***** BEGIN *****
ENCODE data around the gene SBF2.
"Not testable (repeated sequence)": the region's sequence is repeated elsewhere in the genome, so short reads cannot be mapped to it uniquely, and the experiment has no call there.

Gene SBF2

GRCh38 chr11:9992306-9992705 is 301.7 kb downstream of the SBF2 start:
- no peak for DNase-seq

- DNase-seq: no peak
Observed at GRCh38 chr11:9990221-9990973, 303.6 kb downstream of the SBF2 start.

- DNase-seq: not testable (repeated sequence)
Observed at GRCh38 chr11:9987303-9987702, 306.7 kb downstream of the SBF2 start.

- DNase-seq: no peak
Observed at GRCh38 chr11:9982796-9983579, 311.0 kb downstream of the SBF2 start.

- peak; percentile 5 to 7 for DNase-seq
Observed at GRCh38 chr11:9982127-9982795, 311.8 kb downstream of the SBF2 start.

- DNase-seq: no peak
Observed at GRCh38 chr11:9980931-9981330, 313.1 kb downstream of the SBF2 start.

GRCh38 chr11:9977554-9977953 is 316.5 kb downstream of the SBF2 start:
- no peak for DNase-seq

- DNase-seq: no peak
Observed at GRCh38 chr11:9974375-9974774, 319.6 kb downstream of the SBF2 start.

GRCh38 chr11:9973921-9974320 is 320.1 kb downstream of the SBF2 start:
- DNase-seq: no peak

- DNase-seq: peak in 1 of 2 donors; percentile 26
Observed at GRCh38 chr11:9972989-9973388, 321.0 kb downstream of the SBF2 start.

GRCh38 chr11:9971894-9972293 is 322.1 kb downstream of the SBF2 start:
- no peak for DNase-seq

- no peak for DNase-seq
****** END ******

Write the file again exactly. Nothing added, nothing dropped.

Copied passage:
ENCODE data around the gene SBF2.
"Not testable (repeated sequence)": the region's sequence is repeated elsewhere in the genome, so short reads cannot be mapped to it uniquely, and the experiment has no call there.

Gene SBF2

GRCh38 chr11:9992306-9992705 is 301.7 kb downstream of the SBF2 start:
- no peak for DNase-seq

- DNase-seq: no peak
Observed at GRCh38 chr11:9990221-9990973, 303.6 kb downstream of the SBF2 start.

- DNase-seq: not testable (repeated sequence)
Observed at GRCh38 chr11:9987303-9987702, 306.7 kb downstream of the SBF2 start.

- DNase-seq: no peak
Observed at GRCh38 chr11:9982796-9983579, 311.0 kb downstream of the SBF2 start.

- peak; percentile 5 to 7 for DNase-seq
Observed at GRCh38 chr11:9982127-9982795, 311.8 kb downstream of the SBF2 start.

- DNase-seq: no peak
Observed at GRCh38 chr11:9980931-9981330, 313.1 kb downstream of the SBF2 start.

GRCh38 chr11:9977554-9977953 is 316.5 kb downstream of the SBF2 start:
- no peak for DNase-seq

- DNase-seq: no peak
Observed at GRCh38 chr11:9974375-9974774, 319.6 kb downstream of the SBF2 start.

GRCh38 chr11:9973921-9974320 is 320.1 kb downstream of the SBF2 start:
- DNase-seq: no peak

- DNase-seq: peak in 1 of 2 donors; percentile 26
Observed at GRCh38 chr11:9972989-9973388, 321.0 kb downstream of the SBF2 start.

GRCh38 chr11:9971894-9972293 is 322.1 kb downstream of the SBF2 start:
- no peak for DNase-seq

- no peak for DNase-seq